Any litigator will tell you that bad facts make bad law. It is also said that the Supreme Court decides cases based on the Justices' personal experiences. In both senses, District of Columbia v. Wesby is probably not going to end well for the plaintiffs.
Over the past 35 years, beginning with a case called Harlow v. Fitzgerald, the Supreme Court has made it more difficult to sue police officers under 42 U.S.C. § 1983, the reconstruction-era federal law that allows citizens to bring private actions for civil rights violations.
As law enforcement officers exercising discretion in their duties, the reasoning goes, police officers should not be sued every time they make a mistake. The Supreme Court has cobbled together, through the facts presented by the cases it hears, a general rule that a police officer cannot be sued unless, at the time the officer violated a citizen's rights, it was clearly establishes that the violative conduct was unconstitutional. This has been very messy in practice.
How do you know if a right is clearly established? Well, the Court says you look at the decisions of the Supreme Court, of the governing U.S. Circuit Court and the state appellate courts with jurisdiction.
But the devil is in the details. The real question is, what degree of specificity do you apply to the facts? Defendants will always want to draw the facts more narrowly, to make the right appear less established, e.g. do police officers on the northeast corner of 138th Street and Lexington who see a drug deal involving 1.16 grams of a legal substance using night vision goggles have probable cause to arrest? Plaintiffs will always want to draw them more broadly, e.g. an arrest without probable cause.
Since the idea of the immunity is to protect officers in uncharted waters, it is critical for courts to properly determine what right is at issue, so that the state of the law can be accurately assessed.
In the 2009 case of Pearson v. Callahan, the Supreme Court made it considerably easier for lower courts considering defenses based on qualified immunity to dismiss § 1983 suits brought against law enforcement officers. Following Pearson, trial courts were not required to determine whether challenged conduct violated a plaintiff's rights, so long as the court determined that the right at issue was not clearly established.
This puts even more pressure on the crucial task of determining the right that is actually at issue.
The Facts of District of Columbia v. Wesby
On March 16, 2008, Metropolitan Police Department officers responded to a noise complaint for a house party. Upon arrival, the officers heard loud music coming from the house. The officers then entered the house and observed party guests, including Theodore Wesby, drinking and watching “scantily clad women with money tucked into garter belts.” The partygoers claimed that a woman called “Peaches” was the host of the party, and that she had received permission from the owner, from whom Peaches was leasing the house. One partygoer called Peaches on the phone for an officer, since Peaches was not present. Peaches confirmed that she had permission from the owner, but when an officer called the owner, the owner claimed that the lease had not been executed and that he had not given permission for the party. The officers subsequently arrested the partygoers.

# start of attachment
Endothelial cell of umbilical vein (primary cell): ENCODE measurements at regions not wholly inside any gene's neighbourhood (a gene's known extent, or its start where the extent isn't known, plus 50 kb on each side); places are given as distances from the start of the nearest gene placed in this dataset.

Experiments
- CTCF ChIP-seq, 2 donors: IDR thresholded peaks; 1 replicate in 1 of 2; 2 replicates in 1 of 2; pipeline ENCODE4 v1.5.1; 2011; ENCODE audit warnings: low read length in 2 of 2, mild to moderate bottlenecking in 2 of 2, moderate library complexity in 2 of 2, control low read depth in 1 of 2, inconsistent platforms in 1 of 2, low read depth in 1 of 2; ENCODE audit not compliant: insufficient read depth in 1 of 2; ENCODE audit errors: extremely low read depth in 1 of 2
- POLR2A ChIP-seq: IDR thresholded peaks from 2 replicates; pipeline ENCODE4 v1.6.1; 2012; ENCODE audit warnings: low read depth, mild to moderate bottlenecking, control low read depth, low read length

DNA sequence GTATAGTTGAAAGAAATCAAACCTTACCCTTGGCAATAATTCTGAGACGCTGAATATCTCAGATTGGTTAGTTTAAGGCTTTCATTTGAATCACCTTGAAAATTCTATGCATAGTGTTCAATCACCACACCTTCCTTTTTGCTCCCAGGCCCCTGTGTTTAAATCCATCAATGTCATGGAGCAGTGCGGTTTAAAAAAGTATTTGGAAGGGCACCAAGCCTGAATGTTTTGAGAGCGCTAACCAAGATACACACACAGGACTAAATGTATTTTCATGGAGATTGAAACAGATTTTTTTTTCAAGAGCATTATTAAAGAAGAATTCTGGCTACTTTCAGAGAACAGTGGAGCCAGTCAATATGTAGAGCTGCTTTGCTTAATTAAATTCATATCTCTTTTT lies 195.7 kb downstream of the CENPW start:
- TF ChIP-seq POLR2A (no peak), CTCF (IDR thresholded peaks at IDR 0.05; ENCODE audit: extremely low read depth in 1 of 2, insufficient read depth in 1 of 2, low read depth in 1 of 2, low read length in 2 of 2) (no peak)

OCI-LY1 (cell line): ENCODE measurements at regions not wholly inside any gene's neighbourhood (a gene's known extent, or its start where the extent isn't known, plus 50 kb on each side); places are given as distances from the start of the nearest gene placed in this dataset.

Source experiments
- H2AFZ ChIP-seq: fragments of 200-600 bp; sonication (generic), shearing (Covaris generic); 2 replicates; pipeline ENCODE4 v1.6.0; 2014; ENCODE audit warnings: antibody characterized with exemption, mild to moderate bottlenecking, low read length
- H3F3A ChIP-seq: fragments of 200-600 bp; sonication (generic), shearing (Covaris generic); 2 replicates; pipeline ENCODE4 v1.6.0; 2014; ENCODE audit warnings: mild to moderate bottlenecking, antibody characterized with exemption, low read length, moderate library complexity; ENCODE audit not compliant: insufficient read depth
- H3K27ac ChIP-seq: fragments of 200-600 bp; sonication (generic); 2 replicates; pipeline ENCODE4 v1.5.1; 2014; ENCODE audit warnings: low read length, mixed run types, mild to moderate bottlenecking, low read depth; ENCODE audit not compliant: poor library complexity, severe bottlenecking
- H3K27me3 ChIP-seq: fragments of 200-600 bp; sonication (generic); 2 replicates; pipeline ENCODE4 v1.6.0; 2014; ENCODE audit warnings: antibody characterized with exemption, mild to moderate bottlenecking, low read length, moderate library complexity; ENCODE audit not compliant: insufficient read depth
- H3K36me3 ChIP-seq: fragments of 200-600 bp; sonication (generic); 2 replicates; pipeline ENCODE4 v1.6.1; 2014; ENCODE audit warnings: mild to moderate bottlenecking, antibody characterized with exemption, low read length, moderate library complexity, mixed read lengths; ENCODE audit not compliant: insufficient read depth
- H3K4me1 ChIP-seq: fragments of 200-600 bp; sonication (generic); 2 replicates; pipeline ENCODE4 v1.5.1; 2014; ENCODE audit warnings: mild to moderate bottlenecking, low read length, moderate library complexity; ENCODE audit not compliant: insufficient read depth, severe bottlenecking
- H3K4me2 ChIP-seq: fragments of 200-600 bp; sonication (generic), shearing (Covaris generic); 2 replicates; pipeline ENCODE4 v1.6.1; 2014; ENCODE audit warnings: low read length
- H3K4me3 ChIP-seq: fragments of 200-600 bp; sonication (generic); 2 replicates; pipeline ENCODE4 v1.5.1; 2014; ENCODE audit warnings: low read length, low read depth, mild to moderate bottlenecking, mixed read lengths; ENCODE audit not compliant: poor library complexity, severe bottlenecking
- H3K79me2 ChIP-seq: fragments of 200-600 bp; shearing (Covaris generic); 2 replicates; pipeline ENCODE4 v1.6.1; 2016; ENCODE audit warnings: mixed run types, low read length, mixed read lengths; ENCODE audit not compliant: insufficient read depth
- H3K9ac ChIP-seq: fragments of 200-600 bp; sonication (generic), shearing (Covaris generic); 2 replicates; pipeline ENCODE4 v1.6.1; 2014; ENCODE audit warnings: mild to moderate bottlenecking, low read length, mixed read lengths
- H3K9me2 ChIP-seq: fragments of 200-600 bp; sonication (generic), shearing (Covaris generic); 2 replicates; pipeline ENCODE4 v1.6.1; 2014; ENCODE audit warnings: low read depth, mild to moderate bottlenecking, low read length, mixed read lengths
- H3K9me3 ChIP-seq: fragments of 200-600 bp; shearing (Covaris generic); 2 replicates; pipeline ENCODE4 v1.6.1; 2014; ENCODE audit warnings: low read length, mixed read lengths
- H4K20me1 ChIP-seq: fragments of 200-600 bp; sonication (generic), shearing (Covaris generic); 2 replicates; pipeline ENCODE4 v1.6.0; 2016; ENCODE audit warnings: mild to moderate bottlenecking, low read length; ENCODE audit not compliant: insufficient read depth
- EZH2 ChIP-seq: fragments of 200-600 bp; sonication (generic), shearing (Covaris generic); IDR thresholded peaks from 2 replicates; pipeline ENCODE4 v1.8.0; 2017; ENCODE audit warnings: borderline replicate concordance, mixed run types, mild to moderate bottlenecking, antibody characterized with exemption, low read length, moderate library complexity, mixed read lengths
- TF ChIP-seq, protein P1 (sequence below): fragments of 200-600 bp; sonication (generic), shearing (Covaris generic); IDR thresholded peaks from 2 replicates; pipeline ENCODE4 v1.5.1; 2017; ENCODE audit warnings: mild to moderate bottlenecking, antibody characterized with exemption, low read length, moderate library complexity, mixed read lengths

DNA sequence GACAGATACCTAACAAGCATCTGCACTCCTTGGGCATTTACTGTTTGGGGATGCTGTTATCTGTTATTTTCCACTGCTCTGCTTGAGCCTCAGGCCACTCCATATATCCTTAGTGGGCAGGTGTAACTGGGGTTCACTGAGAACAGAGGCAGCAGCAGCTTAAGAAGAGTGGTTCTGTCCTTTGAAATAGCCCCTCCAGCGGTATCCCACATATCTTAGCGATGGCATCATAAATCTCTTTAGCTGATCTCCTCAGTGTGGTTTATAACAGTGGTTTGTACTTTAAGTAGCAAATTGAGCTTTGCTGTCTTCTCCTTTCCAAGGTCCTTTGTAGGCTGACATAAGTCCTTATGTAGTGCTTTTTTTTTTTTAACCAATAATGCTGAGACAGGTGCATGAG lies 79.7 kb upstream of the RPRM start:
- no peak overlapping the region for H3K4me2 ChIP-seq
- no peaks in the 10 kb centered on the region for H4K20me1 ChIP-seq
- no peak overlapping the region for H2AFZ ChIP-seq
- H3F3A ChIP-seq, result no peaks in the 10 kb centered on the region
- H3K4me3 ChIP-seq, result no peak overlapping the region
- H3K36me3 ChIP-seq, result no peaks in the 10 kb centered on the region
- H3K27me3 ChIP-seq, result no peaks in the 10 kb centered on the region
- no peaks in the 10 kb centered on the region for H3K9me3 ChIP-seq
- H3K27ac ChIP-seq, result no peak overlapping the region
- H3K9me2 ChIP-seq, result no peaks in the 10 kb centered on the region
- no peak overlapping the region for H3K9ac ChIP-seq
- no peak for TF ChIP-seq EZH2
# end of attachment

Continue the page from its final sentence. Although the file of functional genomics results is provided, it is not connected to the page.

Sixteen of the arrested partygoers sued the officers and the District of Columbia for false arrest. The district court ruled in favor of the partygoers. The U.S. Court of Appeals for the D.C. Circuit affirmed and held both that the officers did not have probable cause for entry and were not entitled to immunity from liability. Probable cause to arrest for unlawful entry under D.C. law exists where a reasonable officer concludes from information known at the time that the arrestee knew or should have known that they entered the house against the will of the owner. The court reasoned that, because the partygoers believed in good faith that the owner had given Peaches permission for the party, they could not have intended to enter unlawfully. The court also ruled that the officers were not entitled to immunity because it was unreasonable for them to believe that they were not violating the partygoers’ clearly established Fourth Amendment rights against false arrest.
- Do officers have probable cause to arrest for unlawful entry under D.C. law despite a claim of good-faith entry?
- Was the law sufficiently clearly established to justify the denial of immunity to the officers?
Odds are that the Supreme Court will answer both questions in the negative. This means the plaintiffs will lose, even though the Court believes their rights were violated. On the upside for the plaintiffs, they may be less likely to be arrested at their next party in DC, since the law will then (hopefully) be clearly established.
Want to learn more? Check out: Baude, William, Is Qualified Immunity Unlawful? (September 23, 2017). 106 California Law Review, 2018, Forthcoming; U of Chicago, Public Law Working Paper No. 610. https://ssrn.com/abstract=2896508